A further criterion of the selected solvent is that it must not interfere with the mark-forming reaction. In some instances, the presence of the solvent may interfere with the mark-forming reaction or diminish the intensity of the mark, in which case the solvent chosen should be sufficiently vaporizable to assure its leaving the reaction site after having, through solution, brought the mark-forming components into intimate admixture, so that the markforming reaction proceeds.
In the base-acid color system, as stated above, the polymeric mark-forming component(s) chosen must be acidic relative to the benzopyran compound and reactive with the benzopyran material to effect the distinctive color formation or color change.
Kaolin is generally known and used in the papermaking industry as china clay and is outstandingly preferable as a particulate oil-insoluble and water-insoluble mineral material of acid characteristics necessary to color the benzopyrans of this invention. A white kaolin is used, and, because of its whiteness, its plate-like particle form, which gives it unparalleled coating properties in aqueous slurries, its universal abundance in supply, its historical general usage in the papermaking and paper-converting industries, and its low cost, it is an ideal material. Other types of particulate and substantially colorless waterand oil-insoluble minerals of the necessary acid properties are deemed equivalents of kaolin, some being bentonities.
Attapulgite can be used in this invention as an efiicient colorles mineral reactant material to color the benzopyrans of this invention that react on contact in an electron-donor-acceptor reaction, and, by reason of its high oil absorbency, is doubly useful as an absorbent reactant coating on paper to form color with such compounds dissolved in oil as may be applied to it.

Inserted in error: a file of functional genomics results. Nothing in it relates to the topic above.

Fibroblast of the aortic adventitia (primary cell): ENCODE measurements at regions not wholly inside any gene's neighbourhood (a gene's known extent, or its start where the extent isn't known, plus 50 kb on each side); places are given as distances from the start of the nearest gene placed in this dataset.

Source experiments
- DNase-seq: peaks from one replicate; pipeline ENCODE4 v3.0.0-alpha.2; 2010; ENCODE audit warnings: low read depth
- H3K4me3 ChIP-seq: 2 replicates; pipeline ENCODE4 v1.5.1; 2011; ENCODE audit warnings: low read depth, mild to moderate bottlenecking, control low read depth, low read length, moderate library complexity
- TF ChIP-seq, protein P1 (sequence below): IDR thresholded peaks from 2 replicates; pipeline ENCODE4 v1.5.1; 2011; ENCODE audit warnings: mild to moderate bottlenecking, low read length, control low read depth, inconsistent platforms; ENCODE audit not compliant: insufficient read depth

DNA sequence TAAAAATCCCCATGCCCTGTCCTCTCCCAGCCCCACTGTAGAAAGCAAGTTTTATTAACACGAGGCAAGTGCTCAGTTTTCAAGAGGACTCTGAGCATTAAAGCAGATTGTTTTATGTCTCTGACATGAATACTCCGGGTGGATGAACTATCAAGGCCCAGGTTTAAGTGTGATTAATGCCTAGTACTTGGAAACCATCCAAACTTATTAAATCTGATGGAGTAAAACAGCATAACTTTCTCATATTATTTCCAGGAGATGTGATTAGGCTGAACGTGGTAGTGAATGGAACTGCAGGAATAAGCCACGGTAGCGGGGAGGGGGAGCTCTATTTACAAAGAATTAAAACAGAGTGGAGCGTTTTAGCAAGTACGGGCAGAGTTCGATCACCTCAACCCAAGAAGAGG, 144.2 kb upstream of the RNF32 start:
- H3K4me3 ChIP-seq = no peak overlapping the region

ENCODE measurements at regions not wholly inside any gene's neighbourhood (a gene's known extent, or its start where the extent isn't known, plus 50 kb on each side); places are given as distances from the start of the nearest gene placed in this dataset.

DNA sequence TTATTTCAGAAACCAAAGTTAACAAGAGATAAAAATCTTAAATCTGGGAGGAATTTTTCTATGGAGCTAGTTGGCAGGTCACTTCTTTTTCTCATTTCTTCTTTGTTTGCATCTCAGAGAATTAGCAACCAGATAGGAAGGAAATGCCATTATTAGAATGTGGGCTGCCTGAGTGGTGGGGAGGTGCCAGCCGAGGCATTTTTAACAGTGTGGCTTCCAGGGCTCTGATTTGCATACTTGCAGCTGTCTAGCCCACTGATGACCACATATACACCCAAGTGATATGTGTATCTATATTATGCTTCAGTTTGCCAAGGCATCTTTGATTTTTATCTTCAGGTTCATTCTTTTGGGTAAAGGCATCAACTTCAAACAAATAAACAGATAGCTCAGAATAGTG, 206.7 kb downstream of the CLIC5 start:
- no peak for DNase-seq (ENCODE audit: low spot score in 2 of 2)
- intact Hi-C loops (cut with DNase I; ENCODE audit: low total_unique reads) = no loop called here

Various methods known to the prior art and disclosed in the aforementioned application Ser. No. 392,404 to Miller et al. and US. Pat. No. 3,455,721, issued July 15, 1969, can be employed in coating compositions of the mark-forming materials into their supporting sheets. An example of the compositions which can be coated onto the surface of an underlying sheet of a two-sheet system to react with the capsule coating of the underside of an overlying sheet is as follows:
Coating composition: Percent by weight Phenolic polymer mixture 17 Paper coating kaolin (white) 57 Calcium carbonate 12 Styrene butadiene latex 4 Ethylated starch 8 Gum arabic 2.
6. All of the above-described materials, solvents, systems and like, except for the benzopyrans of this invention, are further described in US. Pat. 3,491,117.
The advantages of this invention are further illustrated by the following examples. The reactants and the proportions and other specific conditions are presented as being typical and should not be construed to limit the invention unduly.
EXAMPLE 1 Preparation of 2- 2,5 -dichloroanilino -2- p-methoxyphenyl -2 (H benzopyran 4-methoxyflavylium chloride was prepared according to the method described in Helv. Chim. Acta., 34, p. 1776 (1951). Without further purification, the crude material in question (0.82 g., 3 mm.) was ground with 2,5-dichloroaniline (1.46 g., 9 mm.). The mixture turned fluid but soon solidified. It was dissolved in 30 ml. of methanol, and the red color of the solution was discharged through the dropwise addition of 10% aqueous NaOH. ml. of benzene were added, and the solution washed with water. The benzene solution was concentrated to a syrup under a reduced pressure, and the latter extracted with 30 ml. of warm petroleum ether (low-boiling-point) twice. Upon the removal of the solvent in the combined extract, an oil was obtained, which upon standing crystallized, affording 1.35 g. of a crude product. The latter was washed with the solvent in question, yielding a white product, weighing 0.3 g., and melting at Ill-113 C. Repeated crystallization from benzene-petroleum ether raised the melting point to -121" C.
The title compound was colorless in a benzene solution, and the contact of the latter with an acidic material of a phenolic resin yielded a yellow color.